I hear the whistle blowing


I have never been afraid of growing old.

Old age was always the time when I would be able to say “Hell no” to those many things we are guilted into accepting for way too long.

I looked forward to old age. I fully planned to be one of those purple-wearing, red-hatted, candy-eating old women who have no qualms about flashing my wrinkles and liver-spotted skin. And man, I fully planned to let the gray hairs shine!

Now, here’s the funny part (without any teeheeing) —this winter I’ve been hit with teensy-weensy bouts of panic when I think about growing old. I no longer want to get old.

I. Just. Don’t. Want. To.

Which I know is a daft feeling since we have little control over our departure time so I’ve been trying to figure it out and I’m somewhat certain (meaning not 100%) that it may have something to do with caring for Mom.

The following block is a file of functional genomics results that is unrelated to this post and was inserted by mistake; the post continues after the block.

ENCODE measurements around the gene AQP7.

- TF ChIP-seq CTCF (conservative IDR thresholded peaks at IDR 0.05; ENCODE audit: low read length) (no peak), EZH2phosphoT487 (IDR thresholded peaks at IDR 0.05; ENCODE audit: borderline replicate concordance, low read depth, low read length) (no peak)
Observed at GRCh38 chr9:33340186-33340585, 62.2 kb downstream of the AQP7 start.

Like anybody, it’s hard watching our parents grow old. It’s mortality smacking up against your glasses as you listen for the whistle of the death train coming.

I watched her become sad. I saw fear take root in her where there never was. I watched her struggle with a growing lack of mobility. I felt her helpless and wasn’t able to take that burden off her—and I guess it’s made me despise, and despair of, old age.

I want no part of it now. I simply don’ t.

But logic reminds me we aren’t the conductors here so I guess there’s going to be more jack-in-the-box-mini-panic twitches until I figure out how to look forward to old age again. Because, if I keep fretting—old age will be like a train rushing downhill towards me.

Shit. . . I wish I hadn’t thought of the train analogy . . . now all I can hear Johnny Cash singing his old time songs, Blue Train and Folsom Prison Blues.


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